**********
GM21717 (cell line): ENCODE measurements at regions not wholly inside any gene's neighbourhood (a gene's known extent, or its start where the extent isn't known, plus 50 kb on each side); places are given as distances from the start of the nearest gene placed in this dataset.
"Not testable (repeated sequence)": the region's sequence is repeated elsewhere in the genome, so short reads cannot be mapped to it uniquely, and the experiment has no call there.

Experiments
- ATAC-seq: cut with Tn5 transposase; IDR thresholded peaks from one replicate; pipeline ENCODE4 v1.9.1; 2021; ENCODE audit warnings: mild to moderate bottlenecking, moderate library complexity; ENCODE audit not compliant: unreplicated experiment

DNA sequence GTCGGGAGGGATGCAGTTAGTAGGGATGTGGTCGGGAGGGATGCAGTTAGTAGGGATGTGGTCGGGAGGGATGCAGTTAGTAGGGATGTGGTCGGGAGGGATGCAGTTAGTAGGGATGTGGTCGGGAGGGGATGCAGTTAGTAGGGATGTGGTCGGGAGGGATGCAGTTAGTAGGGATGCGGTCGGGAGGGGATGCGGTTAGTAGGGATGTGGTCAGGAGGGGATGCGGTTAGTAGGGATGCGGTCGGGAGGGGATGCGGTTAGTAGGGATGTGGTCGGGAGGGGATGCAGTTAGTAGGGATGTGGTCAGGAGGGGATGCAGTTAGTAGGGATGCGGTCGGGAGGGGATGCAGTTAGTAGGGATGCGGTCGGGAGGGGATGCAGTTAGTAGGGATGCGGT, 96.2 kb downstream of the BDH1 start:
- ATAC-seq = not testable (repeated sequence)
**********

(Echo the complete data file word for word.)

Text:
GM21717 (cell line): ENCODE measurements at regions not wholly inside any gene's neighbourhood (a gene's known extent, or its start where the extent isn't known, plus 50 kb on each side); places are given as distances from the start of the nearest gene placed in this dataset.
"Not testable (repeated sequence)": the region's sequence is repeated elsewhere in the genome, so short reads cannot be mapped to it uniquely, and the experiment has no call there.

Experiments
- ATAC-seq: cut with Tn5 transposase; IDR thresholded peaks from one replicate; pipeline ENCODE4 v1.9.1; 2021; ENCODE audit warnings: mild to moderate bottlenecking, moderate library complexity; ENCODE audit not compliant: unreplicated experiment

DNA sequence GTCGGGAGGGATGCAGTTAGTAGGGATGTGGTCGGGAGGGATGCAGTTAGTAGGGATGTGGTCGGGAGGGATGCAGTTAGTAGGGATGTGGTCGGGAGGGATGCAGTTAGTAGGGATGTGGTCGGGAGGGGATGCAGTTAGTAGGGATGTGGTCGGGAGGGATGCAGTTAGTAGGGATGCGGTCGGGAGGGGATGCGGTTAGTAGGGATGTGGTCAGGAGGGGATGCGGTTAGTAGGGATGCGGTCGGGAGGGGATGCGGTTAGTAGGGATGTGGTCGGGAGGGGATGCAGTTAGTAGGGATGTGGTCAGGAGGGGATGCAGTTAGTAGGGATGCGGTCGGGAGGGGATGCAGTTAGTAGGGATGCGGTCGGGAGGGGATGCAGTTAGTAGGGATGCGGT, 96.2 kb downstream of the BDH1 start:
- ATAC-seq = not testable (repeated sequence)